Optionally, at the folded portion of the spike-through layer (12), the layer (12) is predisposed to penetration by a spike inserted therein. Such predisposition being made at the spike insertion point (14) by means such as providing a small hole in the layer (12) or by thinning the spike-through material (12) at this point or by creating perforations in the spike-through material 12) at this point. Preferably if a predisposition to penetration is present, it is placed at the center of the width of the spike-through material (12). Any predisposed spike insertion point is preferably smaller than the diameter of any spike to be inserted therein. In the preferred embodiment comprising a layer (12) intimately contacting layer (15) no predisposition for the spike is provided thereby maintaining the closed system and reducing the likelihood of contamination. In addition, this will make manufacture of the spike port tab insert and the overall container easier.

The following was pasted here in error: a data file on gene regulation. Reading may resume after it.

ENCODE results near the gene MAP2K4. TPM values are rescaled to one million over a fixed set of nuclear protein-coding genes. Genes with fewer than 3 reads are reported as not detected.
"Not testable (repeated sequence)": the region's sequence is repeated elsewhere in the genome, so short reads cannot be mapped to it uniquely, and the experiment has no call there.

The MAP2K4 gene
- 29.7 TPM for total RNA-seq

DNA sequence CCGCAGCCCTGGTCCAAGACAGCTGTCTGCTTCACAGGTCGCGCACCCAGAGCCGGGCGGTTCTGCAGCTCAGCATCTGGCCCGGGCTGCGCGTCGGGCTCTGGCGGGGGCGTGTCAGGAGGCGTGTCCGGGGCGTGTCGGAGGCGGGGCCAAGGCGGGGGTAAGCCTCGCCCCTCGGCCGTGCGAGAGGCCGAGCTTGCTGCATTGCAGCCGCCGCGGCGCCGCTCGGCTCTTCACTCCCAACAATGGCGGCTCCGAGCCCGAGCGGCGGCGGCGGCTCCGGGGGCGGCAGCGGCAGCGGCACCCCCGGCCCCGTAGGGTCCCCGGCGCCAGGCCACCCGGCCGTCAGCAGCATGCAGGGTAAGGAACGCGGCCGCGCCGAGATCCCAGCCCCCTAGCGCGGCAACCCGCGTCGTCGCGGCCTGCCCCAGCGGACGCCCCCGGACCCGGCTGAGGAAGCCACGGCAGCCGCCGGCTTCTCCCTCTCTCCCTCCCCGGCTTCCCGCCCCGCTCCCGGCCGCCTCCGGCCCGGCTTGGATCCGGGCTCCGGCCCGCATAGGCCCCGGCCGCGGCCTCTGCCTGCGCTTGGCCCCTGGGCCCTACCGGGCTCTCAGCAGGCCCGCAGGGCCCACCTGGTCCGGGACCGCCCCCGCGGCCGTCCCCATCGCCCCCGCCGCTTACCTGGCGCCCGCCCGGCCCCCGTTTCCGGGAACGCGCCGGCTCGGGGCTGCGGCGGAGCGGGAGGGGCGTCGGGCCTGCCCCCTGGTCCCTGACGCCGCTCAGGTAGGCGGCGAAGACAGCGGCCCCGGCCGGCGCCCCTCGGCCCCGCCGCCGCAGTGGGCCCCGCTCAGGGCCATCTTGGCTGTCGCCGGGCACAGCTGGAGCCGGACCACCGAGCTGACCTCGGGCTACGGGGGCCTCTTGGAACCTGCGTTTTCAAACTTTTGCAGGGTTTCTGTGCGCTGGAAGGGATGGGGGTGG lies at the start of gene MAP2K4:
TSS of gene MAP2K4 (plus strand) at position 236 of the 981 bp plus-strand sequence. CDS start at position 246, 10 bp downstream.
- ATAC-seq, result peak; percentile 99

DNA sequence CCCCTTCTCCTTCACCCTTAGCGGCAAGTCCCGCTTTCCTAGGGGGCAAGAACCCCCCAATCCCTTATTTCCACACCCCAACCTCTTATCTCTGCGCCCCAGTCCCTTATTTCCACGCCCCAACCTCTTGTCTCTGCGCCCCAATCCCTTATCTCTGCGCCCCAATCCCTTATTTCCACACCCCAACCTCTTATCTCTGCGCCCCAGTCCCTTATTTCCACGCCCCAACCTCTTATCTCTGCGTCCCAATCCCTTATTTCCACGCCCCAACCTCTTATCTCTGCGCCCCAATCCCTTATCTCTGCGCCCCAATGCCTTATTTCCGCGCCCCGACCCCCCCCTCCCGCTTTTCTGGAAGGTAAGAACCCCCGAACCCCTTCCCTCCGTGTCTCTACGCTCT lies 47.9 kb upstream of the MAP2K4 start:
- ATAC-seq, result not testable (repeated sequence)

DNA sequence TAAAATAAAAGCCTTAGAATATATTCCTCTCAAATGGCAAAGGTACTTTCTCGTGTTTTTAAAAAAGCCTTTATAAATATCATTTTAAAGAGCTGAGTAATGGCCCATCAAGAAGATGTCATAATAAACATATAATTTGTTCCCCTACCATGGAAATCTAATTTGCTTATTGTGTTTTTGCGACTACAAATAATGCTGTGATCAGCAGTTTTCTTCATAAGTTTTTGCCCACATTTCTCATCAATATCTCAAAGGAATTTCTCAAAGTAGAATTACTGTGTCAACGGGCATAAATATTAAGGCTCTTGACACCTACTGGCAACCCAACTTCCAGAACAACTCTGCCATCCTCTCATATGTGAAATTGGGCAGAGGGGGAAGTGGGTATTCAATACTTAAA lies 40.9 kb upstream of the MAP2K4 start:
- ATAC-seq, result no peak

The characteristics of Hytrel®, particularly its resilient nature will cause a liquid-tight seal to be formed around any spike inserted therein, thus preventing any leakage of the cells and particularly red blood cells stored in the container, during the transfusion of such cells into a patient. This will prevent not only loss of the limited red blood cell supply, but also will reduce the likelihood of medical personnel being exposed to spilled red blood cells which may carry infectious diseases.